The Meaning of Words – Editing Tips

The beautiful part of writing is that you don’t have to get it right the first time, unlike, say, a brain surgeon. You can always do it better, find the exact word, the apt phrase, the leaping simile.
– Robert Cormier

Writing is story telling. Writers, regardless of our discipline, need to pick not a correct word but the best possible one. In the legal profession, there’s a growing trend calling for plain writing. Courts have held that the word “solicit” is ambiguous because it has more than one meaning. “Exclusive” can mean “concurrent.” No wonder the English language is so hard. My writing must express what I mean clearly and effectively regardless of who reads it. Making my meaning clear is part of the editing process.

So how does the word “shall” end up meaning “may”? Context. When a sentence read as a whole expresses an option rather than a directive, “shall” means “may”. What does this quirk of the courts have to do with editing? Everything. Word choices matter.

When talking about writing and editing, Lisa Scottoline,, says to give yourself permission to write a crappy first draft. Do this. It’s easier to finish a story if you’re not worrying about “perfect.” Errors are fixed when you finish the first draft. Editing transforms that crappy first draft into a polished project. So how do I edit to take a diamond in the rough to a polished gem? I usually follow this line-editing procedure:

(1) Spell check

An obvious step, but people forget to do this.

(2) Search for :

a. common homonyms to ensure I used the proper word;

b. the verb “to be” in all its forms and passive voice;

Passive voice is when the subject of the sentence is acted upon rather than acting. Passive voice will often use a “to be” verb. Examples:

The ball was thrown – passive voice with a “to be” verb
Pete threw the ball – active voice

c. words ending in “-ly”.

I don’t have any objection to “-ly” words, but often a stronger word can be used. “He slunk around the corner” is a stronger sentence than “he walked stealthily around the corner.”

d. pronouns to ensure who or what they refer to is clear;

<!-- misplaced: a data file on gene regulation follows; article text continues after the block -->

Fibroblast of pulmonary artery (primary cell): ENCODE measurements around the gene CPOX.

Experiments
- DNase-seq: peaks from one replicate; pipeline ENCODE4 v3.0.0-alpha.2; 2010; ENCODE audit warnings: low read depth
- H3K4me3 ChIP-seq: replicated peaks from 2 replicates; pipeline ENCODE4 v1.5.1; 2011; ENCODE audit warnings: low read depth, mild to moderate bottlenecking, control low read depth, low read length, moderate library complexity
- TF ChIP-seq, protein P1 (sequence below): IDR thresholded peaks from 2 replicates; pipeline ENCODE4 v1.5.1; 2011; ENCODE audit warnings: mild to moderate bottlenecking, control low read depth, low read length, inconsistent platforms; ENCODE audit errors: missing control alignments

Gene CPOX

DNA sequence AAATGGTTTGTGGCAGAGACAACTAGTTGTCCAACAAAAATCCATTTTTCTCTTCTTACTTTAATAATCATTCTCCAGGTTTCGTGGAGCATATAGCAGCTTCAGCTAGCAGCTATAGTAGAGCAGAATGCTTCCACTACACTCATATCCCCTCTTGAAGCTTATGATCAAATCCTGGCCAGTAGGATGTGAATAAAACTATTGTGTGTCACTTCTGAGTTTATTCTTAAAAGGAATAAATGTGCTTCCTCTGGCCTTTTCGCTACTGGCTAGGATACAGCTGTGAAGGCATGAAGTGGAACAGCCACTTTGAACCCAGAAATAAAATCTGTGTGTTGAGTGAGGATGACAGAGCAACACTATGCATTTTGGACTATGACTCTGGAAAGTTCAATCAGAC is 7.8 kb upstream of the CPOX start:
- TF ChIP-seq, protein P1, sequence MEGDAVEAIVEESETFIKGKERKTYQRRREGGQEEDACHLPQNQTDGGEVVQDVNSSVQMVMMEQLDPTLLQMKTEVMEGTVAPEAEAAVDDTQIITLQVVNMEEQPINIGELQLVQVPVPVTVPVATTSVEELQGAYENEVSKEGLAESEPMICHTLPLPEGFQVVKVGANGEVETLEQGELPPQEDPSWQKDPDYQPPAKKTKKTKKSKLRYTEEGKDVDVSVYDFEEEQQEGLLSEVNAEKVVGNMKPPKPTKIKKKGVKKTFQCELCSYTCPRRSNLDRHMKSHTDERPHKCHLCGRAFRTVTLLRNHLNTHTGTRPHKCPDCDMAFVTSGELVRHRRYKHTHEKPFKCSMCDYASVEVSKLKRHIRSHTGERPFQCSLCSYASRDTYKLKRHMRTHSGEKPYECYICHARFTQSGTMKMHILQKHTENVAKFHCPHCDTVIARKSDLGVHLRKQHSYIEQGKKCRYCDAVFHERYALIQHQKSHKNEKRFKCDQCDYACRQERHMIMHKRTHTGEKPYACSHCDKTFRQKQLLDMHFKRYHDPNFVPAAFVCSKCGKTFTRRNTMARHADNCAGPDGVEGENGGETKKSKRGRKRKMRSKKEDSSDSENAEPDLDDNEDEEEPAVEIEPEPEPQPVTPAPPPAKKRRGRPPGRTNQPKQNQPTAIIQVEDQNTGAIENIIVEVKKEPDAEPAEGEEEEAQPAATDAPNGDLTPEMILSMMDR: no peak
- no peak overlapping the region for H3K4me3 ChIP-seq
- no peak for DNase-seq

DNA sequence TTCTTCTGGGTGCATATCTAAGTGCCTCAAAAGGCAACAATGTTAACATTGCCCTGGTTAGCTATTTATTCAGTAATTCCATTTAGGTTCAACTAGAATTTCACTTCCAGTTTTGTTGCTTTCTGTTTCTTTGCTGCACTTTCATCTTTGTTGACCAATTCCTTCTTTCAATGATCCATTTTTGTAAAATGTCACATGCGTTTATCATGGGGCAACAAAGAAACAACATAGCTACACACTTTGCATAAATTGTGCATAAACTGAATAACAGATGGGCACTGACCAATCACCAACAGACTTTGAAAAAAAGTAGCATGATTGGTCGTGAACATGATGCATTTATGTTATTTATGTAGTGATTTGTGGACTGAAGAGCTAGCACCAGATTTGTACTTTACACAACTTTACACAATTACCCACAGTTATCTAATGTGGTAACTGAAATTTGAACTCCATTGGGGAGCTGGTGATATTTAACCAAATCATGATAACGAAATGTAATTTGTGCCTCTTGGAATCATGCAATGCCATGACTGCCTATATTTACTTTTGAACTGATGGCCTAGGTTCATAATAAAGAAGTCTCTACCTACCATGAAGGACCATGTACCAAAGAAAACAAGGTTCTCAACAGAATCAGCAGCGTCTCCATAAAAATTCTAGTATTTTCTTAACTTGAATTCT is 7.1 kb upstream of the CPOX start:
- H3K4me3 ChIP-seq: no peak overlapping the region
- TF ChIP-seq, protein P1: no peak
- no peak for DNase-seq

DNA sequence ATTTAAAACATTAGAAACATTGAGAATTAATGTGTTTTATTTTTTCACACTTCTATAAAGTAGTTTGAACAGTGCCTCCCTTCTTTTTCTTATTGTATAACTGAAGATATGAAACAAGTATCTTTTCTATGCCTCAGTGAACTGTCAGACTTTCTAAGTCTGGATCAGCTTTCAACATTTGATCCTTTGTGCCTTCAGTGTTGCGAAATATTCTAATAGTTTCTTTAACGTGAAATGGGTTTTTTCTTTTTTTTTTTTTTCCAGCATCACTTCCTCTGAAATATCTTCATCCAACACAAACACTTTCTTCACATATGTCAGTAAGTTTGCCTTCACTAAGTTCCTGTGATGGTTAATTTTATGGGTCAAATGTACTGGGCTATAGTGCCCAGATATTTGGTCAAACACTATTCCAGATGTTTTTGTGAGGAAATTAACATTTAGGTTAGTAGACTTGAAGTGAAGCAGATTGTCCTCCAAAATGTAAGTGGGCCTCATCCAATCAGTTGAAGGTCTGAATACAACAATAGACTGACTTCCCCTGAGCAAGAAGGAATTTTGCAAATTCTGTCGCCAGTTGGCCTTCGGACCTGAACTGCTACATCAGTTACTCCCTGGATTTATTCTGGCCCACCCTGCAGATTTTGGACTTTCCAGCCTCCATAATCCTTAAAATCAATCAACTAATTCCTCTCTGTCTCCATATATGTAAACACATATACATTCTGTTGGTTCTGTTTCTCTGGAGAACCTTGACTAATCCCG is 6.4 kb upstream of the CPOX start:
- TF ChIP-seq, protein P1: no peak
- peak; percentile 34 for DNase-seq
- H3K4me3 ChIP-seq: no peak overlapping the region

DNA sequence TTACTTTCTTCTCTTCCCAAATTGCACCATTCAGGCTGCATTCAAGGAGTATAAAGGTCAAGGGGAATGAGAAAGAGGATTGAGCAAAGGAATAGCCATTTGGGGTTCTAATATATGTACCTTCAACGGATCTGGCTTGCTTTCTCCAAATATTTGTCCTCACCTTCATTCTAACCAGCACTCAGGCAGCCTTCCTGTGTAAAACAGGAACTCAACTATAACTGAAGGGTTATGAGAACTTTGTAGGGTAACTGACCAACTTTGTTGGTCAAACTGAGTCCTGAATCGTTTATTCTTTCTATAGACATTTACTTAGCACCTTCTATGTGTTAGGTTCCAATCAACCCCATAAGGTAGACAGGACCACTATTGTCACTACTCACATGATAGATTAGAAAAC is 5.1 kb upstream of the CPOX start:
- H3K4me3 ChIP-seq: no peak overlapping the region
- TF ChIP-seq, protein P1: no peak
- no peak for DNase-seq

Be careful with pronouns. Writing clearly means ensuring the reader knows what each pronoun refers to. When two same-gendered characters. or characters with unisex names interact, you will need to be mindful that your pronouns refer to the character you intend them to.

(3) similes.

A common writing “rule” is to avoid similes or clichés. There’s nothing wrong with a good simile. But good is the key word. Entrenched similes become clichés. “In for a penny, in for a pound” is one.

Using a cliché can help you if you turn the saying on its head. Instead of saying that “every cloud has a silver lining,” you could say, “every cloud has a lightning bolt with my name on it.” By changing the meaning of this tired expression, I’ve added interest to the writing.

(4) Read for description enhancement by word choice, and context to ensure I haven’t inadvertently changed meaning.

The sentence “Pete walked into the room” conveys a different image than “Pete stumbled into the boardroom.”

Specifics matter. The first example – Pete walked – gives the reader no additional information. The sentence paints with just a pencil.

“Pete stumbled into the boardroom,” on the other hand, triggers associations. It’s painting with oils. He stumbles and the reader wonders if Pete’s drunk, injured or been pushed. By placing Pete in a “boardroom”, I can see Pete in his a suit, and imagine the large mahogany table surrounded by a dozen black chairs and dark paneling on the walls. I can add a twist by changing the ordinary images the words convey. I can grab the reader’s attention if Pete is wearing rags when he stumbles into the boardroom. Similarly, if the room is a “board room” full of surf boards, the words convey different images. The subtle differences in meaning we can convey with the right word is why writers are always told to “show, not tell.”

(5) Grammar check.

I know it seems like a lot of work, and it is, but the finished product will be better for the effort. Once I’ve line-edited, I can strengthen the story by context editing for plot holes, character inconsistencies, tension and other craft issues.
Plain writing doesn’t mean boring. It means using each word to its maximum advantage to produce clean, clear and professional prose.

Making Time to Write During the Holiday Season